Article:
Rural communities are not dying today because of some government plot, nor for any centralized neglect. Rural communities as we know them are fading into the countryside landscape because fundamental technology changes have transformed our economy and created new expectations for what younger workers and consumers value and, therefore, what businesses chase. We’ve built physical places hardwired to how things used to be, and it’s stubbornly resistant to change.
Millennials (young people born from the early 1980s to the late 90s) have shown a sustained desire to live in more urban settings. They favor walking, biking, and transit over the prospect of long commutes by car. They enjoy living in communities where work, play, and home are enjoyed in close proximity. But, this phenomenon is not limited to their generation, as even Baby Boomers and Generation X are showing a growing interest in such places.
Meanwhile, globalization and technology have made people, jobs, and goods more mobile. In a growing number of industries and professions, one can readily live just about anywhere and buy goods from anywhere. Family farms are a thing of the past (though a growing appreciation for organics, sustainability, and locally grown food may change that). Going to work at the local plant where your father and grandfather worked is no longer a prominent thread of the American fabric.
The anxiety of rural South Georgia is understandable. The despair is real. But, their future cannot be found in the past. Or, maybe it can. Human beings have always adapted. But, the speed with which we’re being asked to do so today is pushing our human limits. And, the Escape Velocity report suggests those already struggling will only suffer more if we keep doing what we’re doing.
As an aging bicyclist who’s carrying a little more around my midsection than 15 years ago, I know what it’s like to finally surrender and fall off the back of the pack, discouraged and defeated, left to find my lonely way home. But, when we’re all in this together, that’s not how you do it.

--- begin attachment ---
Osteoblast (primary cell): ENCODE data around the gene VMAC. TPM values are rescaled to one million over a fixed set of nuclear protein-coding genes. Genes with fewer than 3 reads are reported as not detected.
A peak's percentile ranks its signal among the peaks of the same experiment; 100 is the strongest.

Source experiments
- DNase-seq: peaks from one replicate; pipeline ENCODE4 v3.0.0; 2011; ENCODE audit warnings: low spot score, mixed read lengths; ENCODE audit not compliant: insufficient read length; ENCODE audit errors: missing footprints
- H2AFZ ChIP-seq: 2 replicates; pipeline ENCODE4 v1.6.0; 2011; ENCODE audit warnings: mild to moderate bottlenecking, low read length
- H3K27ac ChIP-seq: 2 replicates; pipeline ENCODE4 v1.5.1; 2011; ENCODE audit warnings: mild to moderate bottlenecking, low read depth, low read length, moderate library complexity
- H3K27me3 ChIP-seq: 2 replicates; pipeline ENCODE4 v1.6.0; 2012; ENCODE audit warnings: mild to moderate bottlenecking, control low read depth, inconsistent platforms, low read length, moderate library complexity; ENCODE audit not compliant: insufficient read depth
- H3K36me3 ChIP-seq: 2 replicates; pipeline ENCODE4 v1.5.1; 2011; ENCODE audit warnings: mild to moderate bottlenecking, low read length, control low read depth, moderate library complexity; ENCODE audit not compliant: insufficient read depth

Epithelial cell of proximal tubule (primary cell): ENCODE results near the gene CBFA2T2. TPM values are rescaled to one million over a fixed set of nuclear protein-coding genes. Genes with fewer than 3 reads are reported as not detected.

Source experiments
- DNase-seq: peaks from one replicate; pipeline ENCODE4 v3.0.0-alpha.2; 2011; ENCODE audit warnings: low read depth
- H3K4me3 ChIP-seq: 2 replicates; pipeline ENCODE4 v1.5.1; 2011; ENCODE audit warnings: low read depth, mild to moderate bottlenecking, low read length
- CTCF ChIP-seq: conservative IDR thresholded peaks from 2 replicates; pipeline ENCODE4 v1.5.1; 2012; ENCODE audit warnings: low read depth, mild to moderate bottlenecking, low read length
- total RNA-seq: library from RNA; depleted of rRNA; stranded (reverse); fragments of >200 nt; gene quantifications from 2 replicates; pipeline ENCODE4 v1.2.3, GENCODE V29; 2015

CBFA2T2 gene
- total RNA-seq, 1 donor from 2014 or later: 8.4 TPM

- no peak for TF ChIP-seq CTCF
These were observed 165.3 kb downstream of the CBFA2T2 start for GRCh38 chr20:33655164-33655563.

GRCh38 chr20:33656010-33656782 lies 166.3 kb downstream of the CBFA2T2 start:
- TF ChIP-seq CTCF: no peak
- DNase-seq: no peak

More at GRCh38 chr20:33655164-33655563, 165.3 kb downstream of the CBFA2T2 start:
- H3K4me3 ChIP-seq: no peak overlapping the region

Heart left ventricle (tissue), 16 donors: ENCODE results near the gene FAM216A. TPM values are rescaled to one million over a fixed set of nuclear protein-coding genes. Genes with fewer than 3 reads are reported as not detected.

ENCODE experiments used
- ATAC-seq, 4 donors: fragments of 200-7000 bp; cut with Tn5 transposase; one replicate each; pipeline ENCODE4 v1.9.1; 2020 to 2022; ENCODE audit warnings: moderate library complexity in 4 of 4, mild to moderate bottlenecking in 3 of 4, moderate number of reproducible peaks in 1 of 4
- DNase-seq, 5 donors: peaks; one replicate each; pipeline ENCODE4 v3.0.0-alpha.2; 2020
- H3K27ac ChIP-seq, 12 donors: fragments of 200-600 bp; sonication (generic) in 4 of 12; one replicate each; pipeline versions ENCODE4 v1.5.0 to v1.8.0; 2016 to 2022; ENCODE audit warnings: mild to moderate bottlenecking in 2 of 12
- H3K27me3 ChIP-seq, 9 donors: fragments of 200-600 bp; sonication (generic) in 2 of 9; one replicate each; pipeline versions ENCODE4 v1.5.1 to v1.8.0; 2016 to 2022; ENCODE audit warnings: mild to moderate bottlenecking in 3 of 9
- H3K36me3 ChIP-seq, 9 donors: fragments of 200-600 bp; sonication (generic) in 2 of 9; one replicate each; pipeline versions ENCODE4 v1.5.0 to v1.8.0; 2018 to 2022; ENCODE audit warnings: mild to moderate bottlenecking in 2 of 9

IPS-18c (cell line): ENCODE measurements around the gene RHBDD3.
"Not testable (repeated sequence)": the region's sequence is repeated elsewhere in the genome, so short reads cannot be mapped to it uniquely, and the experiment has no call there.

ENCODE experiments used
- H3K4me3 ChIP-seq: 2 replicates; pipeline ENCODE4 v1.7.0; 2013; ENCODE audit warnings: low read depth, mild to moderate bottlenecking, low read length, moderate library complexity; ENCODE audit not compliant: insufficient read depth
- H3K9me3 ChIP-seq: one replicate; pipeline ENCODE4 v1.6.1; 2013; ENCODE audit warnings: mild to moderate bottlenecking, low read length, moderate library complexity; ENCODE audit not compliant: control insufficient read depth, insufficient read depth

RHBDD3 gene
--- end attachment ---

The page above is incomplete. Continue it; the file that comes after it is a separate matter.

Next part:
In a group ride, when cyclists are working together, the stronger ones take an active role maintaining a sustainable pace for the group. Everyone benefits from riding in the draft, even when weaker riders take pulls at the front. The entire team moves faster together than anyone could alone.
EIG’s work is data-rich, but not overly prescriptive about solutions to circumstances they are highlighting. That’s actually a good thing, for we need to recognize and understand problems together without fighting over ideological fixes.
In their conclusion, authors of the Escape Velocity paper wrote: “The findings presented here underscore the need for a new embrace of localism and a place-based lens for our national policymaking.”
So, in that sense, people of Pierce County are on the right track to seek a stand-apart view of their situation. But, it would be unwise to separate themselves permanently from the pack. As EIG researchers concluded:
Each region and every community is a node in the vast neural network that is the U.S. economy. The healthier that network and the more robust the connections among its nodes, the stronger the foundations of American prosperity. Our task now is to harness the immense power and energy of our strongest communities to help revitalize the network as a whole.
The political map divides us today, much like the DCI map, into blue cities and red rural communities. Yet, that divide runs counter to everything stated above as to how we maintain a vital economy for all regions and every citizen. If we can just set aside, for a moment, our preconceived fixes, perhaps we can make progress by simply acknowledging together the measurable ways what we’re doing now is not working. A state divided against itself cannot stand.
Image: Economic Indicators for Georgia via the Economic Innovation Group (EIG.org).